Griffith, the actor who played a genial Southern sheriff in the fictional town of Mayberry, wavedfrom a replica sheriff's car Tuesday to hundreds of fans onhand to watch the unveiling of a memorial to "The Andy GriffithShow."
Griffith went immediately to a gazebo and helped pull down ablue cloak covering the 800-pound bronze statue of Griffith'sSheriff Andy Taylor walking to a fishing hole with his son, Opie.
"That beats anything. I kind of wish I looked like that now,"Griffith said.
"The Andy Griffith Show" has been a television rerun staple for 40 years, never leaving the air since its original run inthe 1960s.
"It's just a wholesome show, lots of genuine values in the show... a good show for your kids to watch," said Ricky Carnes, whowore a sheriff's uniform similar to one worn by Taylor's deputy,Barney Fife. "If this show keeps going like it is it'll probablylast another 50 years."
Some of the people at the park Tuesday kept the characters aliveby wearing T-shirts with pictures of Taylor, Opie, and oddballmechanic Gomer, who inspired his own spinoff show.
In a deal Raleigh and the network signed in March, TV Landagreed to build and maintain the statue at no cost to the city.
Local officials say they hope it will help attract more tourists.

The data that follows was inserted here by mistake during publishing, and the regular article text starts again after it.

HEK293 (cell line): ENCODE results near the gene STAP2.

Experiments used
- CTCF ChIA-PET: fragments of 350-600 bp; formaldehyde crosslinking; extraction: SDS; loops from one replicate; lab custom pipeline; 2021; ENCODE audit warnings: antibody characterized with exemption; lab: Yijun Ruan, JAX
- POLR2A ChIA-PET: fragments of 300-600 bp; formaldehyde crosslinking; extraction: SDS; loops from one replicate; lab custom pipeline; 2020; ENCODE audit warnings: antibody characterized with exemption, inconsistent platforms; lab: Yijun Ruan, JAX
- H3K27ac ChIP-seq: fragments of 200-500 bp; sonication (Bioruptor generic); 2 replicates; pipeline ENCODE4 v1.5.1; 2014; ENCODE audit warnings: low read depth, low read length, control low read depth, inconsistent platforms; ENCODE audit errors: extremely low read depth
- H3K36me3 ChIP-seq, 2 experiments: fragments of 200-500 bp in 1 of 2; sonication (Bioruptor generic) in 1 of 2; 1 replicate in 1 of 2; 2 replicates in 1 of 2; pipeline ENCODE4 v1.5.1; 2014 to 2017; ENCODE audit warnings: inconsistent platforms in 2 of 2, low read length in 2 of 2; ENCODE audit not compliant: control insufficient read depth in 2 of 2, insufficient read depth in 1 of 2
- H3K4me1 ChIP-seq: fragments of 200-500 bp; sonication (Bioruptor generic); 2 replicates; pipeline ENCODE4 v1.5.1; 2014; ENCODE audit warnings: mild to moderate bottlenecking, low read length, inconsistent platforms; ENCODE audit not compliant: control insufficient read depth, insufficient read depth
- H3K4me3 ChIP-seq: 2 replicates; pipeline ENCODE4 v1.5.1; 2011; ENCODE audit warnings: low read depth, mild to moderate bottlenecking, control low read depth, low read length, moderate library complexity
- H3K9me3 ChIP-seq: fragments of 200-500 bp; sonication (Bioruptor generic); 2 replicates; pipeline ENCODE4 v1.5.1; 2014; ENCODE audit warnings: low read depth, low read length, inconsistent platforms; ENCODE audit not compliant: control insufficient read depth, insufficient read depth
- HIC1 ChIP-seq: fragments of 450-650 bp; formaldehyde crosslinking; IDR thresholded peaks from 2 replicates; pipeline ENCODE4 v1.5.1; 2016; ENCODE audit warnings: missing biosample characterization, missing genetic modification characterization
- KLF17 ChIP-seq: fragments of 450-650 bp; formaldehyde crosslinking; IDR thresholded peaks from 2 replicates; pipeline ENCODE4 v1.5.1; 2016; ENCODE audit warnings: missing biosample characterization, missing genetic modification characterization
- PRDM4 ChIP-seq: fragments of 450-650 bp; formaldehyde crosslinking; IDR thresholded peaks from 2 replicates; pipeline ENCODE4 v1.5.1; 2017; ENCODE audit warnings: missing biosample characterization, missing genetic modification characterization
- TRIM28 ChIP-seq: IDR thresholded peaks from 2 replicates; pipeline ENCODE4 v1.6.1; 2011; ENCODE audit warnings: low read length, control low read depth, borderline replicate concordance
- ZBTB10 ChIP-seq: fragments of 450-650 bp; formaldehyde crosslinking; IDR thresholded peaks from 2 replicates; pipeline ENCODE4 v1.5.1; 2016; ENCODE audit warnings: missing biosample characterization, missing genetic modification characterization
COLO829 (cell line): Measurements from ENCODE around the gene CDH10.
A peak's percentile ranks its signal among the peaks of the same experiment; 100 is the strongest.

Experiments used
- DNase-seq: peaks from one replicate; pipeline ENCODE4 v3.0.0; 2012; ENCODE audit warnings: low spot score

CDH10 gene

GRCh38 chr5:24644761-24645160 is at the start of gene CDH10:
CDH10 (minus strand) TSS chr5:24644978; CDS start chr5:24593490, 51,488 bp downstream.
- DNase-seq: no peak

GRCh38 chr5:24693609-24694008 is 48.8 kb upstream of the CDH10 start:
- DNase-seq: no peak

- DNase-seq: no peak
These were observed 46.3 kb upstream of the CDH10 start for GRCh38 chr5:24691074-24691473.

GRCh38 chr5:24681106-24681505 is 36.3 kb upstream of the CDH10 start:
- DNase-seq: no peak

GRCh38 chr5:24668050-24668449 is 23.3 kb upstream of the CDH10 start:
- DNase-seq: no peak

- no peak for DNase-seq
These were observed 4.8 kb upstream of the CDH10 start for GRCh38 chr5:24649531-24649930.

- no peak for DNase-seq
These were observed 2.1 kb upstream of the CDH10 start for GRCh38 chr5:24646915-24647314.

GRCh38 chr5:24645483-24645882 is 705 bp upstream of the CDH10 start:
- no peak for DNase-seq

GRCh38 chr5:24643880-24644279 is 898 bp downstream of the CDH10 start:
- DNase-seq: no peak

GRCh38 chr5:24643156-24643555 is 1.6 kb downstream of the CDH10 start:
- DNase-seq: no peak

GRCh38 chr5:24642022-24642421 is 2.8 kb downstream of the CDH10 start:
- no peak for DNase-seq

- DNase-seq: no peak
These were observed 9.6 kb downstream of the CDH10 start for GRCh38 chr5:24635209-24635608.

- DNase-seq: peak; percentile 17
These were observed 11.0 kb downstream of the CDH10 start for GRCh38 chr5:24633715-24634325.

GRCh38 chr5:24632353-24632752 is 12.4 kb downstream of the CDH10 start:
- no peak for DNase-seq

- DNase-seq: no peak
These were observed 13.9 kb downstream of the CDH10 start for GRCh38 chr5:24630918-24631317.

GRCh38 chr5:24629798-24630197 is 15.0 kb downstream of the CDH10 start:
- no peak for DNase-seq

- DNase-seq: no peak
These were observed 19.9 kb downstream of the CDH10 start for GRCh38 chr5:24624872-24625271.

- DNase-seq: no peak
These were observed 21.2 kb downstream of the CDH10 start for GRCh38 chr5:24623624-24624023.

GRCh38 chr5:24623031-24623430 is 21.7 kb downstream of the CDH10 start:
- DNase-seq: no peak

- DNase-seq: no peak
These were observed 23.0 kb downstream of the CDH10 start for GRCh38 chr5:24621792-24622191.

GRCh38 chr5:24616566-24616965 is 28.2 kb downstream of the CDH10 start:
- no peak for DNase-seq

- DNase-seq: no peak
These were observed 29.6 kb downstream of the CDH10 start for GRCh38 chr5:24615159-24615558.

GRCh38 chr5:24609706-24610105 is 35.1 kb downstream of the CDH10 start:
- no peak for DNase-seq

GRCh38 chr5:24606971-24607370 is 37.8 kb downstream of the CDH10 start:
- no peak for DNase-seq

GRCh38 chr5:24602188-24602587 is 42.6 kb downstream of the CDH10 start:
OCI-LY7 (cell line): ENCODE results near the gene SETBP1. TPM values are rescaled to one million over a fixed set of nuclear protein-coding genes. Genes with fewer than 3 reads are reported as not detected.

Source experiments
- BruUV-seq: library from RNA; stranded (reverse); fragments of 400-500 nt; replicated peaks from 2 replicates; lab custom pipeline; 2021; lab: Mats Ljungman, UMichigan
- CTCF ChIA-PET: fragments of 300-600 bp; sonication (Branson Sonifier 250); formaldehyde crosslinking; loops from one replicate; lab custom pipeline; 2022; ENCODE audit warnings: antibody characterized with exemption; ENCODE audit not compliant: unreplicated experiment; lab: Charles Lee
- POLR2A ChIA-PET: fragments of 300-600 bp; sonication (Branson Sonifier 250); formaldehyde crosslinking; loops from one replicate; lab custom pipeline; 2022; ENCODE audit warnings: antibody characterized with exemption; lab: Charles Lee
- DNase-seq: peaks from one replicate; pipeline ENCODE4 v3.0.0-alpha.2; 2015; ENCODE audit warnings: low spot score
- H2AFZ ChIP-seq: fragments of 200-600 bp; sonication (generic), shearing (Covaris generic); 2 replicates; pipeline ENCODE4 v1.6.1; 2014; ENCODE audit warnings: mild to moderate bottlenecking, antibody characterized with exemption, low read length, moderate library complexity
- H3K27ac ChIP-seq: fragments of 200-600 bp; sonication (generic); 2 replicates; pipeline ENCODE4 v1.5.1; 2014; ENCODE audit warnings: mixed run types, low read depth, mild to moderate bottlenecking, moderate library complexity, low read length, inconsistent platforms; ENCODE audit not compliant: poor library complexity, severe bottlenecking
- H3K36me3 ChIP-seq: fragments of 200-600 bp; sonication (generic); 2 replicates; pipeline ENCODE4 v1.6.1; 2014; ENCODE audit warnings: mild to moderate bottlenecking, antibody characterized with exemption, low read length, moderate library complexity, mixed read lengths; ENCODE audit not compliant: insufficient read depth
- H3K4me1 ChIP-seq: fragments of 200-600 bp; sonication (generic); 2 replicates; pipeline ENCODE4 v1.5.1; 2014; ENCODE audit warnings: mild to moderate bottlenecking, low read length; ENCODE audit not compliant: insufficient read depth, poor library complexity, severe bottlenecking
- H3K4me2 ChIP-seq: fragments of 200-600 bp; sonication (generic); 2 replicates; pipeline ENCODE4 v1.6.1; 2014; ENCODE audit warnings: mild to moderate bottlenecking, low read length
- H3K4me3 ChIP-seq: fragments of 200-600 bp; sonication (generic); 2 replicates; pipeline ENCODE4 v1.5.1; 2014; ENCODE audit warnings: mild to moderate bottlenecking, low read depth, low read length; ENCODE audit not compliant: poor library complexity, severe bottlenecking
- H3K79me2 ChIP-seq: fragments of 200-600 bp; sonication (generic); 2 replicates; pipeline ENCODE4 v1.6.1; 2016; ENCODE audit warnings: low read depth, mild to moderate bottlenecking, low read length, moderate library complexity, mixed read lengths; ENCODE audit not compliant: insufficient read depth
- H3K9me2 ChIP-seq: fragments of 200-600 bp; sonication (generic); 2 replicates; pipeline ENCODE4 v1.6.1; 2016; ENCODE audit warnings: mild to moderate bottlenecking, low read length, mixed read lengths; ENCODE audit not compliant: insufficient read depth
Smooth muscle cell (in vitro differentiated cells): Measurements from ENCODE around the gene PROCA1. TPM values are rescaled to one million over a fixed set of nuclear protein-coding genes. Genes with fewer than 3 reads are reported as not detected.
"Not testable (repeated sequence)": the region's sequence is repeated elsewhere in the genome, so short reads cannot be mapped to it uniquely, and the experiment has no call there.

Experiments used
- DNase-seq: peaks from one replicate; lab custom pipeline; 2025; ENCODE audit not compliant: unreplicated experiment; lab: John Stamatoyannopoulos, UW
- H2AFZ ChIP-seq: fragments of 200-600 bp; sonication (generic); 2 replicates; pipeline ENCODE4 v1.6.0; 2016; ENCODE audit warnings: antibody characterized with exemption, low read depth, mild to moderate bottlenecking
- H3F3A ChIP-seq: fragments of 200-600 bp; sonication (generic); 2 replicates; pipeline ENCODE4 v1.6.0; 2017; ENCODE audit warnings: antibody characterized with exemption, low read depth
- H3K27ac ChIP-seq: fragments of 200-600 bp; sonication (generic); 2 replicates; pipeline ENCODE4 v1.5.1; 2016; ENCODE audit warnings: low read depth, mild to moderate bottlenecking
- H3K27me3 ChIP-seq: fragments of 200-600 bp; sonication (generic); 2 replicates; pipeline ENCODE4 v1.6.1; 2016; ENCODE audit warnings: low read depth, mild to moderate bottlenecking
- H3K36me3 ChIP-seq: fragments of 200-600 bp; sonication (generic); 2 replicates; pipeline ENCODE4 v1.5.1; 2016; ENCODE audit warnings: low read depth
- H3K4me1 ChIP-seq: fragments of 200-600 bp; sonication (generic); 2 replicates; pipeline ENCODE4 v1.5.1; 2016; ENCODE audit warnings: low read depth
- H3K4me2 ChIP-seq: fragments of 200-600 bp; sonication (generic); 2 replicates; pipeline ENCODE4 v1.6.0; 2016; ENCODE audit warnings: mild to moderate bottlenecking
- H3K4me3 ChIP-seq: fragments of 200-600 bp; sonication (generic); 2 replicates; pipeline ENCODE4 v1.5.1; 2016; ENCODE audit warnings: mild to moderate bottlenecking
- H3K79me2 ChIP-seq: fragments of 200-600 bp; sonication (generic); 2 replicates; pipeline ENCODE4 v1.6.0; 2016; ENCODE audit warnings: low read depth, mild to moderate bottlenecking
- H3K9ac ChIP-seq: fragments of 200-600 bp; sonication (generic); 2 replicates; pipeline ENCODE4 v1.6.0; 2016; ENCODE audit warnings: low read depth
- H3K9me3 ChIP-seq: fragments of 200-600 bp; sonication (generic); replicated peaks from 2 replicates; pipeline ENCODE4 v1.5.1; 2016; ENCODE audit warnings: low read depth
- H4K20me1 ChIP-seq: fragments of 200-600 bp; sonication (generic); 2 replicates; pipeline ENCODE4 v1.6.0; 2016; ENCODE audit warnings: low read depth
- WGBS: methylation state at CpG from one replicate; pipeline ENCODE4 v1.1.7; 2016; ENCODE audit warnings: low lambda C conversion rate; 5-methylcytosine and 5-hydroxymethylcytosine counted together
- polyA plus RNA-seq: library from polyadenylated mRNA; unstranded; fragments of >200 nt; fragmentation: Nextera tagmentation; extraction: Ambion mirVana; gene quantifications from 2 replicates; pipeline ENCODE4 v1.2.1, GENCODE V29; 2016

The unveiling drew people from as far away as Nebraska andIllinois, said Jim Clark, a freelance writer and founder of theshow's fan club, who traveled from Nashville, Tenn., for the30-minute ceremony.
"This particular day I think it's Andy Griffith himself who gotus up here. It's just exciting to get a chance to get a glimpse ofhim. And, of course, the statue is just a neat thing," Clark said.
"That's going to be a real monument literally to Mayberry andwhat it stands for. And to see Andy here with it, that's a prettygood combination."
Griffith, who is from Mount Airy, now lives on the NorthCarolina coast in Manteo. Some in Mount Airy have grumbled that itis a better spot for the statue. The town is said to be a model forMayberry.
A plaque accompanying the statue recalled the image establishedby the show. Griffith read from it as he closed his remarks.
"The Andy Griffith Show," Griffith read, "a simpler time, asweeter place, a lesson, a laugh, a father and a son."